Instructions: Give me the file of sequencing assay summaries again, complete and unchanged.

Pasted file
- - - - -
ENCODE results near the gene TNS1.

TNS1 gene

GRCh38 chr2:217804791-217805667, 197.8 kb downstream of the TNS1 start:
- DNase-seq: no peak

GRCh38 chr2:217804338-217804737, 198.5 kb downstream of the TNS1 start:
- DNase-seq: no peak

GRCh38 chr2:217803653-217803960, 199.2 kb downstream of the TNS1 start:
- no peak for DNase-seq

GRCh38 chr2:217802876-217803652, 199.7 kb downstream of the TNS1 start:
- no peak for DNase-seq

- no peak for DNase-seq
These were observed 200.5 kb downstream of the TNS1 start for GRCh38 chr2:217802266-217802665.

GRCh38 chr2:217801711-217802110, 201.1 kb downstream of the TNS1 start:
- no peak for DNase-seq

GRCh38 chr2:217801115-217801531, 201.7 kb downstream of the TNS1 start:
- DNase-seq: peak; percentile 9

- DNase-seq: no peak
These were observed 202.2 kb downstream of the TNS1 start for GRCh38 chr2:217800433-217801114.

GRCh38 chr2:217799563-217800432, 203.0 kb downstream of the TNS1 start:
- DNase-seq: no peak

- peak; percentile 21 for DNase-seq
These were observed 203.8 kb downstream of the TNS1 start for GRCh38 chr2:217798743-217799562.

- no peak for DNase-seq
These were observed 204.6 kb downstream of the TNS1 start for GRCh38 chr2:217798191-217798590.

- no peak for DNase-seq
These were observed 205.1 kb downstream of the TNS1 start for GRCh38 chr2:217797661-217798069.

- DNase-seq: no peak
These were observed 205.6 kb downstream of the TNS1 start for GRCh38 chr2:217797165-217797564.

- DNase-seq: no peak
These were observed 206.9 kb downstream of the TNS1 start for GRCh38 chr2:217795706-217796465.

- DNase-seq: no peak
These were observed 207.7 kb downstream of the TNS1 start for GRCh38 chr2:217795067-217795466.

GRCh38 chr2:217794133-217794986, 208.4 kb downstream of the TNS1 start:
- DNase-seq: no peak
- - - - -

ENCODE results near the gene TNS1.

TNS1 gene

GRCh38 chr2:217804791-217805667, 197.8 kb downstream of the TNS1 start:
- DNase-seq: no peak

GRCh38 chr2:217804338-217804737, 198.5 kb downstream of the TNS1 start:
- DNase-seq: no peak

GRCh38 chr2:217803653-217803960, 199.2 kb downstream of the TNS1 start:
- no peak for DNase-seq

GRCh38 chr2:217802876-217803652, 199.7 kb downstream of the TNS1 start:
- no peak for DNase-seq

- no peak for DNase-seq
These were observed 200.5 kb downstream of the TNS1 start for GRCh38 chr2:217802266-217802665.

GRCh38 chr2:217801711-217802110, 201.1 kb downstream of the TNS1 start:
- no peak for DNase-seq

GRCh38 chr2:217801115-217801531, 201.7 kb downstream of the TNS1 start:
- DNase-seq: peak; percentile 9

- DNase-seq: no peak
These were observed 202.2 kb downstream of the TNS1 start for GRCh38 chr2:217800433-217801114.

GRCh38 chr2:217799563-217800432, 203.0 kb downstream of the TNS1 start:
- DNase-seq: no peak

- peak; percentile 21 for DNase-seq
These were observed 203.8 kb downstream of the TNS1 start for GRCh38 chr2:217798743-217799562.

- no peak for DNase-seq
These were observed 204.6 kb downstream of the TNS1 start for GRCh38 chr2:217798191-217798590.

- no peak for DNase-seq
These were observed 205.1 kb downstream of the TNS1 start for GRCh38 chr2:217797661-217798069.

- DNase-seq: no peak
These were observed 205.6 kb downstream of the TNS1 start for GRCh38 chr2:217797165-217797564.

- DNase-seq: no peak
These were observed 206.9 kb downstream of the TNS1 start for GRCh38 chr2:217795706-217796465.

- DNase-seq: no peak
These were observed 207.7 kb downstream of the TNS1 start for GRCh38 chr2:217795067-217795466.

GRCh38 chr2:217794133-217794986, 208.4 kb downstream of the TNS1 start:
- DNase-seq: no peak